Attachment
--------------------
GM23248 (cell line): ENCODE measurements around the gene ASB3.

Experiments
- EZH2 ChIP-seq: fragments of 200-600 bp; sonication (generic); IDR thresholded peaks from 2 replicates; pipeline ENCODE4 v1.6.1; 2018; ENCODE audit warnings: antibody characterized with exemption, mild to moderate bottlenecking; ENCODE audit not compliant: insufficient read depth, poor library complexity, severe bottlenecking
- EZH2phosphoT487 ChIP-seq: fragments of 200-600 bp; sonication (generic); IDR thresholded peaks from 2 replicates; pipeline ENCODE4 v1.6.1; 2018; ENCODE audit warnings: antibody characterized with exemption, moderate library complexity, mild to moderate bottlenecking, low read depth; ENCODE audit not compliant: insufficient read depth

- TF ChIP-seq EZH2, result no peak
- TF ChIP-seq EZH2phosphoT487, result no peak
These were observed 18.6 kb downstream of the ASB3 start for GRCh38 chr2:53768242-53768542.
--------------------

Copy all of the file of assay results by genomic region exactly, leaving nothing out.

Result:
GM23248 (cell line): ENCODE measurements around the gene ASB3.

Experiments
- EZH2 ChIP-seq: fragments of 200-600 bp; sonication (generic); IDR thresholded peaks from 2 replicates; pipeline ENCODE4 v1.6.1; 2018; ENCODE audit warnings: antibody characterized with exemption, mild to moderate bottlenecking; ENCODE audit not compliant: insufficient read depth, poor library complexity, severe bottlenecking
- EZH2phosphoT487 ChIP-seq: fragments of 200-600 bp; sonication (generic); IDR thresholded peaks from 2 replicates; pipeline ENCODE4 v1.6.1; 2018; ENCODE audit warnings: antibody characterized with exemption, moderate library complexity, mild to moderate bottlenecking, low read depth; ENCODE audit not compliant: insufficient read depth

- TF ChIP-seq EZH2, result no peak
- TF ChIP-seq EZH2phosphoT487, result no peak
These were observed 18.6 kb downstream of the ASB3 start for GRCh38 chr2:53768242-53768542.